1986-August / September
The African-American Identity Problem
Imam W. Deen Muhammad
I am a member of a race that has an identity problem. When I look at the identity of our people, the African-American, the question is raised, "Who am I?" Others tell me that I am a Negro, but where can you find Negro on the map? Some people tell me that I'm black. If I am black, then where is the culture, the history or the black land? There is no such thing as a black history as some of our people try to assume. There are those who say, "Oh yes there is a Black history." But that is not black history they are referring too. That is Negro history as it relates to the African-American experience.
We must understand that not very much can be accomplished until we get some concept of ourselves that will make us take pride in being a human being. We need a concept that will inspire and motivate us to accept responsibility to be supporters of ourselves.
When I ask myself, "Who am I ?" I can say, "I'm a Muslim." When you are a Muslim, there is no need to worry about skin color. I am an American Muslim, and that is enough. History has bound roe to a people by trial, by adversity, etc., who today call themselves black or black American. But I don't think of my association with people purely in terms
of pigmentation. I think of my association with people in terms of our historic background and experiences. And that is how all of us should think.
A young woman said to me recently, "I'm black, but I never could think of myself as black, not as a name for my race because I always wanted to think of myself as an American." Many African-Americans might not admit it, but most of them feel the same way as she does. Even with the ugly image of America in many parts of the world, we still want to be Americans, and we should want to be Americans.
When we were brought to America, we lost our identity with any other people. We cannot identify with any land, nationality, culture, etc. In fact, we are the only people in America who have no identity with any other people. The only identity or history we have is that of America.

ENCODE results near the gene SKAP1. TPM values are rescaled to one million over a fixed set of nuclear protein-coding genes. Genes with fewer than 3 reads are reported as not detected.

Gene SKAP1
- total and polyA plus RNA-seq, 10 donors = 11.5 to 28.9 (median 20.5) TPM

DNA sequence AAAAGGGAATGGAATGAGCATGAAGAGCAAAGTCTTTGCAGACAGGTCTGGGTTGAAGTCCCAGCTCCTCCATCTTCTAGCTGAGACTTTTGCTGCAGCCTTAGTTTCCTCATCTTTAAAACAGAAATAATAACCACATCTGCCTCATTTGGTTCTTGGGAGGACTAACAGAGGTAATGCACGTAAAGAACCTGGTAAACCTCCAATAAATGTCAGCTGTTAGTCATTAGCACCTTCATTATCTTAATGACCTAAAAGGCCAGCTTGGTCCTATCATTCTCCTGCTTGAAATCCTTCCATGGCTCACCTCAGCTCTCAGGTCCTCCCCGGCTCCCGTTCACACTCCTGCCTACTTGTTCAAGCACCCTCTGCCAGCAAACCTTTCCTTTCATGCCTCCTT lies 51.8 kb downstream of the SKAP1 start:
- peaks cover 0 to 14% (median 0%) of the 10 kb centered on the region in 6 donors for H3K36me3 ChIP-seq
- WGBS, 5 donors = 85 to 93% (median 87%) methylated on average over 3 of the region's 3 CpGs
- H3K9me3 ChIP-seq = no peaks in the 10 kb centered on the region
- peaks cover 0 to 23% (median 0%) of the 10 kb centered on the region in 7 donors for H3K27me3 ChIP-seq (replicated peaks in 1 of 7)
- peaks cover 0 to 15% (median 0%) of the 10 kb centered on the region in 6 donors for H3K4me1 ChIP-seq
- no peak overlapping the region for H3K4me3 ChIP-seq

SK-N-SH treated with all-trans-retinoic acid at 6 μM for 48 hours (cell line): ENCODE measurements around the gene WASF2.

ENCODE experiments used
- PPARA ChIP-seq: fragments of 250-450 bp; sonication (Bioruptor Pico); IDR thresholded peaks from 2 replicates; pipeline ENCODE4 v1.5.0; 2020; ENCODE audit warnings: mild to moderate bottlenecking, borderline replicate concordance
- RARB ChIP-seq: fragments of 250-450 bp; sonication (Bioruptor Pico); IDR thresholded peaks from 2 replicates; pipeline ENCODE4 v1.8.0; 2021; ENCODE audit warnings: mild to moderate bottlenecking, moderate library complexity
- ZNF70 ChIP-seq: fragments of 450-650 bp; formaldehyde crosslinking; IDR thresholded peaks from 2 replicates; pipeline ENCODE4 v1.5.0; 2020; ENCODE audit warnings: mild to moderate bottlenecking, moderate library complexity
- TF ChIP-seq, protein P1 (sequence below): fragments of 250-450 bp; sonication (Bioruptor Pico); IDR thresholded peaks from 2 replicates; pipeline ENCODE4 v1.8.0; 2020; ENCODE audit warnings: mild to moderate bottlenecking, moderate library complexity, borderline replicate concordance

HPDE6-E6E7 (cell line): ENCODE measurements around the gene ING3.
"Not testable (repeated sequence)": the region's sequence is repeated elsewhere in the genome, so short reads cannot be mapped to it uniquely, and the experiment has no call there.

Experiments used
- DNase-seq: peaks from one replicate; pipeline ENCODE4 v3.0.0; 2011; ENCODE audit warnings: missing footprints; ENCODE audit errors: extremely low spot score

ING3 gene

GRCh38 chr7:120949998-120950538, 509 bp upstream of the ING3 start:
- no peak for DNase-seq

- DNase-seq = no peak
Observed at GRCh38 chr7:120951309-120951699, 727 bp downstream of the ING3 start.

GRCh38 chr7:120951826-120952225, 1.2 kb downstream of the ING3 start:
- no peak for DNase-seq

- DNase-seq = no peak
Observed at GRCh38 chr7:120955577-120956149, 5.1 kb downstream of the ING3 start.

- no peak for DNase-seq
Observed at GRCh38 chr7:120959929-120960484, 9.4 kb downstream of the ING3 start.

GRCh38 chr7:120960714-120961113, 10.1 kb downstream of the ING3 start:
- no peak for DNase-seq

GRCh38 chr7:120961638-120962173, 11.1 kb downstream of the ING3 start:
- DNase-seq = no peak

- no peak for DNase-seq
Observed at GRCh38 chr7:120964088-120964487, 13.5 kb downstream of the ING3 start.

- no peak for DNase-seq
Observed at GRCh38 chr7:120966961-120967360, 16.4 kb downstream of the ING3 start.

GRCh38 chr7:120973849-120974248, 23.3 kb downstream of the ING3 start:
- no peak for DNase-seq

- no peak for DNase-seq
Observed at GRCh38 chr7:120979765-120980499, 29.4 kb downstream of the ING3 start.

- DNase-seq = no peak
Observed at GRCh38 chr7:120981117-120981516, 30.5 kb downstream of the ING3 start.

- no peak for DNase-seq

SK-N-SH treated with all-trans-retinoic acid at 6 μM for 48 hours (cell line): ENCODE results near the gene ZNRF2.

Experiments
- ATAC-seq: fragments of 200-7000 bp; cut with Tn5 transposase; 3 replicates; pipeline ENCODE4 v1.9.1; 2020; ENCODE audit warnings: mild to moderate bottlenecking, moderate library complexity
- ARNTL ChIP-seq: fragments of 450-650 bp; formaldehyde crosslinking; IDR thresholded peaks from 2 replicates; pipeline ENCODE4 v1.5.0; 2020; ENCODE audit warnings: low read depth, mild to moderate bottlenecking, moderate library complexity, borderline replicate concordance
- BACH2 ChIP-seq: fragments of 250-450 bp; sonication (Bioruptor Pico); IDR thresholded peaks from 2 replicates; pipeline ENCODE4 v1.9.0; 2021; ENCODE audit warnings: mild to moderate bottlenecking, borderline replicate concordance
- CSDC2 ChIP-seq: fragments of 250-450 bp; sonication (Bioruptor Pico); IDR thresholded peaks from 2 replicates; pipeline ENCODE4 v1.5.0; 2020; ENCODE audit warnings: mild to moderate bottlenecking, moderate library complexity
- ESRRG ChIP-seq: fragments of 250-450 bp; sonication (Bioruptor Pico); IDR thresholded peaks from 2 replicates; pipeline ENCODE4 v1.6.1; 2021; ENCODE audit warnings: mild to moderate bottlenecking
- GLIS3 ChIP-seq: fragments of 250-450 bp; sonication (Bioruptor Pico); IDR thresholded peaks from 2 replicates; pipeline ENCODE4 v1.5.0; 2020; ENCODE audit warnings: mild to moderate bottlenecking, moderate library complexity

With the exception of the African-American, all other ethnic groups came to America on their own, and they are regarded as immigrants, and that includes the English, the polish, the Irish, the Spanish, the Jew and others. History tells us that the native Indian came to America from Asia thousands of years ago, and today they are called the 'native
American. But, when you consider our identity with the past, our only identity is with that of America. We were brought here and left with no knowledge of our past.
We are in a bad situation as a people. We speak of ourselves as a people, but what bonds do we have? How are we tied together? We say that we belong to the black race. Can we explain how? The expressions 'ethnic pride' carries more meaning than race pride. What is race pride anyway? When I hear somebody mention race pride, the first thing I want to know is why are they talking about race pride. I want to know what that race has done. But if you say 'ethnic pride,' immediately I begin to think, "That race must have a good social and cultural life. They probably celebrate their culture or something yearly, because they have ethnic pride."
What does the African-American celebrate yearly? Being black! Instead of just celebrating being black, we should ask ourselves, "Where are our ethnic bonds? If we have ethnic pride, let us define it? What is the definition? Where is it located?" These are the questions we must have answers too. In just being black, we have lost the sense of contextural life, the unity of spirit.